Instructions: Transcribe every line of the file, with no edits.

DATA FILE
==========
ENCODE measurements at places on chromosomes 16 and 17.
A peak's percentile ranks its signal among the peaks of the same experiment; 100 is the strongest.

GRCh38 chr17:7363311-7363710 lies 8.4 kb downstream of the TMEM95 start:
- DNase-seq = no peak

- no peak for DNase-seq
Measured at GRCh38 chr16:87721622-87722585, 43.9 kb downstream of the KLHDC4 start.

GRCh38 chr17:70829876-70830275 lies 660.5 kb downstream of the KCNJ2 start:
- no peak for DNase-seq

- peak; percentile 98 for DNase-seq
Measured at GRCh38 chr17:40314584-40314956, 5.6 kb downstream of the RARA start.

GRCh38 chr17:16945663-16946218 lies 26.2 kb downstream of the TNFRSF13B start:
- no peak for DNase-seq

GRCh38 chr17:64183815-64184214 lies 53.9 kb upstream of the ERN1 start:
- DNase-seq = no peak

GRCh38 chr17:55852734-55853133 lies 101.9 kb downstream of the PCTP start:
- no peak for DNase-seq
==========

ENCODE measurements at places on chromosomes 16 and 17.
A peak's percentile ranks its signal among the peaks of the same experiment; 100 is the strongest.

GRCh38 chr17:7363311-7363710 lies 8.4 kb downstream of the TMEM95 start:
- DNase-seq = no peak

- no peak for DNase-seq
Measured at GRCh38 chr16:87721622-87722585, 43.9 kb downstream of the KLHDC4 start.

GRCh38 chr17:70829876-70830275 lies 660.5 kb downstream of the KCNJ2 start:
- no peak for DNase-seq

- peak; percentile 98 for DNase-seq
Measured at GRCh38 chr17:40314584-40314956, 5.6 kb downstream of the RARA start.

GRCh38 chr17:16945663-16946218 lies 26.2 kb downstream of the TNFRSF13B start:
- no peak for DNase-seq

GRCh38 chr17:64183815-64184214 lies 53.9 kb upstream of the ERN1 start:
- DNase-seq = no peak

GRCh38 chr17:55852734-55853133 lies 101.9 kb downstream of the PCTP start:
- no peak for DNase-seq